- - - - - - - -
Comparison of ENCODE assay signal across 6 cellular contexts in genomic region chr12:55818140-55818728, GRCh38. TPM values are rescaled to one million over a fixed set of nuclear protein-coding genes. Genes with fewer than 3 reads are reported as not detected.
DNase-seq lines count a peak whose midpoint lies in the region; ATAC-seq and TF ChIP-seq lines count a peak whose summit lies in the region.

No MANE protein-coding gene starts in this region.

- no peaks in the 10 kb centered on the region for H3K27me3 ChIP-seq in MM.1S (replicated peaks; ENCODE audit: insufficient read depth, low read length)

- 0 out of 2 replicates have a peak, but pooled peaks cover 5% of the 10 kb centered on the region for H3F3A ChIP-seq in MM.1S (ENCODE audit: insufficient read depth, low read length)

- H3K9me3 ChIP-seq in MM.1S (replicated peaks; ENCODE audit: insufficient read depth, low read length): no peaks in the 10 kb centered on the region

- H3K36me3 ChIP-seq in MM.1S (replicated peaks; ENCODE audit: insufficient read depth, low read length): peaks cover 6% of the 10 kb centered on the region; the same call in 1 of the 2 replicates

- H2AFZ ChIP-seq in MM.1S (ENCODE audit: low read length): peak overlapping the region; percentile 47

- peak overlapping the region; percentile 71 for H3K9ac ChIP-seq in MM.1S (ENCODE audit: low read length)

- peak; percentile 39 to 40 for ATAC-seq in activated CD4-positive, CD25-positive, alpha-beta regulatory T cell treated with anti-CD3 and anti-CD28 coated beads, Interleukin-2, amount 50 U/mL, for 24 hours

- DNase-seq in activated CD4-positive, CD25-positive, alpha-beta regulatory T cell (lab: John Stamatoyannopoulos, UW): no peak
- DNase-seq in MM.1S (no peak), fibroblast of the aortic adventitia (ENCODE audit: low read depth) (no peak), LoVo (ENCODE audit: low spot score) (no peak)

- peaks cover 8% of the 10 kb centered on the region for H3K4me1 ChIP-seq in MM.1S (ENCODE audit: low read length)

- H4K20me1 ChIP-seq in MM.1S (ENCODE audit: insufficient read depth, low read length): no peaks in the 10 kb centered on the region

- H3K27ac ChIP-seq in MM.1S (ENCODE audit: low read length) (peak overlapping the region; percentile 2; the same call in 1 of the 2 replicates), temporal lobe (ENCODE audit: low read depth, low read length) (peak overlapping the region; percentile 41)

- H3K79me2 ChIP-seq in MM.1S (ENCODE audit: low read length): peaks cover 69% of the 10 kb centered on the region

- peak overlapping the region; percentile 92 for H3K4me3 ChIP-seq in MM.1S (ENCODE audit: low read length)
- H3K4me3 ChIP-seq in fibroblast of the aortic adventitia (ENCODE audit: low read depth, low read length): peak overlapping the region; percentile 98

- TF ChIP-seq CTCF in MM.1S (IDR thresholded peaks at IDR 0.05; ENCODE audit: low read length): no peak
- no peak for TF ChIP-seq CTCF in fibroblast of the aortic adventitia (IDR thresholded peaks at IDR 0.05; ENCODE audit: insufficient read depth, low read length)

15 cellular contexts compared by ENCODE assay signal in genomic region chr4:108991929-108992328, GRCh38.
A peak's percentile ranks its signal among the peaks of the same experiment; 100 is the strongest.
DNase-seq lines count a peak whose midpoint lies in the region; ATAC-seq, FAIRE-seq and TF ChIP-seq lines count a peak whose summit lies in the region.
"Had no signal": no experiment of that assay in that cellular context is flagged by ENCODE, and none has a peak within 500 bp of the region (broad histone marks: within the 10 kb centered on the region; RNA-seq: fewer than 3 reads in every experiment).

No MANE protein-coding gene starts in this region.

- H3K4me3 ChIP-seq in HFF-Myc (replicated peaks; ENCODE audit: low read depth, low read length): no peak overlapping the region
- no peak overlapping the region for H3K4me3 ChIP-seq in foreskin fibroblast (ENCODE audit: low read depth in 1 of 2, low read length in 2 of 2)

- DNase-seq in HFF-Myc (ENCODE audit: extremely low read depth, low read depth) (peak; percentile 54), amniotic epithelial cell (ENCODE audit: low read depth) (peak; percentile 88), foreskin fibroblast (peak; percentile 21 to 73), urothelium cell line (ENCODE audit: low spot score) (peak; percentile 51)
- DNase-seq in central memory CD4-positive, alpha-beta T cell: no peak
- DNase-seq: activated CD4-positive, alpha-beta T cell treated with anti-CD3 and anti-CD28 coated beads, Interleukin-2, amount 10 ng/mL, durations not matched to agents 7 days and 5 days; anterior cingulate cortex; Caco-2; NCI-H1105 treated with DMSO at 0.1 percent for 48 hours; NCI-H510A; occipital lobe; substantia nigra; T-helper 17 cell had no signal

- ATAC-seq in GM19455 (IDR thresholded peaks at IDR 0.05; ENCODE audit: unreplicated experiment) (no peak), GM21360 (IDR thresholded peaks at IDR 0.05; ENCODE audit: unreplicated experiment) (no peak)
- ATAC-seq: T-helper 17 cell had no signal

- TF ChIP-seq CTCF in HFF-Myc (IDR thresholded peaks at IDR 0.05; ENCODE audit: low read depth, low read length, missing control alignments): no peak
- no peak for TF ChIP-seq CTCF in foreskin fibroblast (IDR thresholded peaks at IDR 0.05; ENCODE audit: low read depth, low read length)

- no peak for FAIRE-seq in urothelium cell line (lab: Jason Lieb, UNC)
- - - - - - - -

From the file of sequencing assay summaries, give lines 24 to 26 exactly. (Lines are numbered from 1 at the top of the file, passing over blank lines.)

"Had no signal": no experiment of that assay in that cellular context is flagged by ENCODE, and none has a peak within 500 bp of the region (broad histone marks: within the 10 kb centered on the region; RNA-seq: fewer than 3 reads in every experiment).

No MANE protein-coding gene starts in this region.

- H3K4me3 ChIP-seq in HFF-Myc (replicated peaks; ENCODE audit: low read depth, low read length): no peak overlapping the region